Secrets; Follow the Money 

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New York Times Style reporter Alex Witchel makes a striking debut in the sharp, smart, bracingly funny novel "Me Times Three" (Knopf, $22). It is set in the backbiting world of women's magazines and Witchel's main character, Sandra Berlin, is on the fast track to a storybook New York life. She is climbing the editorial ladder at ultra-chic fashion magazine Jolie!, and she's just become engaged to her high-school sweetheart Bucky Ross (descendant of American flag icon Betsy). The problem, she soon discovers, is that two other women have the same claim to Bucky.

Sandra's journey through the unfamiliar world of heartbreak and betrayal includes the most excruciating blind dates in the history of singledom. As she tries to piece her life back together, she relies on the common sense and compassion of her best friend, Paul — a rising young film agent, gorgeous, gay and moneyed — to keep her sane. But even Paul has his secrets, and soon Sandra is forced, on her own, to reexamine her past and, more important, what she wants for the future.

"Me Times Three" is comic and tender, outrageous and wise — a shrewd, dead-on portrait of a certain slice of New York life. It explores the age-old conflicts of wished-for ideals versus hard realities, and about being who you are versus the desire to fit in. Readers will find this book a fun, fluffy romp. (A good beach read in the middle of winter!). — Lee Hall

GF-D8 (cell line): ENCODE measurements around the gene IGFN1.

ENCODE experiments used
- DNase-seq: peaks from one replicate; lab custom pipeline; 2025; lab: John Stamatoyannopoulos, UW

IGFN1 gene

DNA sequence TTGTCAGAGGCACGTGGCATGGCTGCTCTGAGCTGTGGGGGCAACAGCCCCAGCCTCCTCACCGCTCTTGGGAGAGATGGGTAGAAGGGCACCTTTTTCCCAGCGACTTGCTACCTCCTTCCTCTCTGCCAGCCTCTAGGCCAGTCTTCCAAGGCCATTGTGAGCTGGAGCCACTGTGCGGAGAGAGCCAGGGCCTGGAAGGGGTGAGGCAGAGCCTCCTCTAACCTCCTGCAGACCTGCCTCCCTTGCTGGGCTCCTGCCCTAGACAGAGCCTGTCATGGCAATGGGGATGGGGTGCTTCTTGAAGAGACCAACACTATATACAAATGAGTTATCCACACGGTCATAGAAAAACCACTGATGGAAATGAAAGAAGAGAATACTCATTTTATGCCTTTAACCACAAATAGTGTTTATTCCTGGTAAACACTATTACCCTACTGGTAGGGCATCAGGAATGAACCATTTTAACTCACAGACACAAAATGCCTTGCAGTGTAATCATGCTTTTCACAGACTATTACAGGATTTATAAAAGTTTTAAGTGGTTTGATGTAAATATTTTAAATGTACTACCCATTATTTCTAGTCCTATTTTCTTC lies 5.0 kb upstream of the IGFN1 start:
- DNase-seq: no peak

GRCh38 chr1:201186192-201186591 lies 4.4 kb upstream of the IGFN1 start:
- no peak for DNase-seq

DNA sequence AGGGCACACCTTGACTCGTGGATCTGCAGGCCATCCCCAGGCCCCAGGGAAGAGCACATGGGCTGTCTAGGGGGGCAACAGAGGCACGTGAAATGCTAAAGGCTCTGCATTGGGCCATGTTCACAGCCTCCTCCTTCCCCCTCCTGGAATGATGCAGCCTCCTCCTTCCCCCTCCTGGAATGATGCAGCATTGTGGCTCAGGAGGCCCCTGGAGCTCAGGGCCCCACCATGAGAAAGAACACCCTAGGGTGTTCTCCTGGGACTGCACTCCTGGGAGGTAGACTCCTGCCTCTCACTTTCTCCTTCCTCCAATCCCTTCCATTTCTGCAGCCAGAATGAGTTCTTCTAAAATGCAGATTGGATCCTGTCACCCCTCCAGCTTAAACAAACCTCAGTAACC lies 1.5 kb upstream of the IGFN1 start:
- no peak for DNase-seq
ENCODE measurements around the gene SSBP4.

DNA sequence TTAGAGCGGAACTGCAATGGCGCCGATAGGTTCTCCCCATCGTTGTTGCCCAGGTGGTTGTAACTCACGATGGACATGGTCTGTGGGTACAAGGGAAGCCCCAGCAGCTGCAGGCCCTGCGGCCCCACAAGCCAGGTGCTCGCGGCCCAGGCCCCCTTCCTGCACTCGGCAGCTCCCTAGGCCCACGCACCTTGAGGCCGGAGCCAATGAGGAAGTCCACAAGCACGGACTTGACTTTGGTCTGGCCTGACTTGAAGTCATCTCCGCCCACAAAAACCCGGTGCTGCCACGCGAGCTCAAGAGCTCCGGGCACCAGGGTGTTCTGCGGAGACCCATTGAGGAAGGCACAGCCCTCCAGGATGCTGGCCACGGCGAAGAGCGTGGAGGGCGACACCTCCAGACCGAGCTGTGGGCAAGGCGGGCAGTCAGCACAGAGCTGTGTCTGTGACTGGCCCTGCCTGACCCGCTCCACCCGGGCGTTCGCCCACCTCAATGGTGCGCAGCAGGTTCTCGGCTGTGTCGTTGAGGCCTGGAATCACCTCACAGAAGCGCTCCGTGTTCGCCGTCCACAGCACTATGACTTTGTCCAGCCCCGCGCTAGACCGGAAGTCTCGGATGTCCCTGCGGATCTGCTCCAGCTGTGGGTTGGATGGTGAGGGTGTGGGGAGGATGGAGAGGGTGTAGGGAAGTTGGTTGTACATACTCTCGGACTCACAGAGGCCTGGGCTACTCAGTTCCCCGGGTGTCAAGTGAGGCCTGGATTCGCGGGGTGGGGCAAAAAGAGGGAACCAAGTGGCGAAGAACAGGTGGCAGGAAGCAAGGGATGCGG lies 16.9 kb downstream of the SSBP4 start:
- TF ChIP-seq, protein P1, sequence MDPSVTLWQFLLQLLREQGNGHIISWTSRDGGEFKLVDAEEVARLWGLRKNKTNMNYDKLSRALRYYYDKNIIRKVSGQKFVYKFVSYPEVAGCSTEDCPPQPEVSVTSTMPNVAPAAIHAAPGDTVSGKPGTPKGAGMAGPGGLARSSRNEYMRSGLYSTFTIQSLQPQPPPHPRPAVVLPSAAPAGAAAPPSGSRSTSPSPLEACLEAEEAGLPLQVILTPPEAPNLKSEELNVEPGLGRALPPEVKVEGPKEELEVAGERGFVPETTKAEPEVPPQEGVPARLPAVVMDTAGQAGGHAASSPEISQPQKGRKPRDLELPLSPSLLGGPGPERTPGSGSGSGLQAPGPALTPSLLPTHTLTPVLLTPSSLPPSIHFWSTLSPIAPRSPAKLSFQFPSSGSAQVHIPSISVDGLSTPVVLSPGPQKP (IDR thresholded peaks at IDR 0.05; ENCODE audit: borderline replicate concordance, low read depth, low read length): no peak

Follow the Money

Brad Meltzer has ventured in a different direction with his latest novel in the area of financial suspense. The plot in "The Millionaires" (Warner Books, $25.95) centers on an unexpected windfall of riches. Oliver and Charlie Caruso work in an exclusive bank in Manhattan, where each client has a minimum of $2 million in their account. Both brothers live for the chance when they can channel their creative potential into occupational fulfillment.

Opportunity presents itself when Oliver, in the course of his work, uncovers an inactive account of $3 million. An attempt to get in touch with the account holder, Martin Duckworth, reveals that he has been deceased for six months. It is then that Oliver, Charlie and a former Secret Service agent hatch a plan to appropriate this money. They launder the money into secret island accounts through dubious channels and nonexistent businesses. When a routine check on their account turns up a balance of $300 million, the brothers and their friend are dumfounded. Their collective fortunes take a dangerous turn when two Secret Service operatives begin to harass them and their family, and their friend is murdered in the process. Trying to escape a similar fate, the brothers begin to probe the history of their benefactor, a reclusive inventor and former marketer for Walt Disney World in Orlando, Fla. By altering their appearance and making contact with the dead man's daughter, the brothers are drawn closer to uncovering a financial process which could revolutionize global economic power if used for impure motives.

"The Millionaires" is Brad Meltzer's most original novel. The brothers' intention to gloat over the wealthy class ventures along a more lethal avenue of murder and graft. The tense dialogue and surprising ingenuity in this excursion will grant this author a readership eager to welcome such originality — Bruce Simon


It's only February so it's not too late to enjoy the 2002 calendar "Crowns, Portraits of Black Women in Church Hats," by Michael Cunningham and Craig Marberry (Algonquin Books, $10.95). The photographs of the elegant and large! hats are worth a long look. — Rozanne Epps


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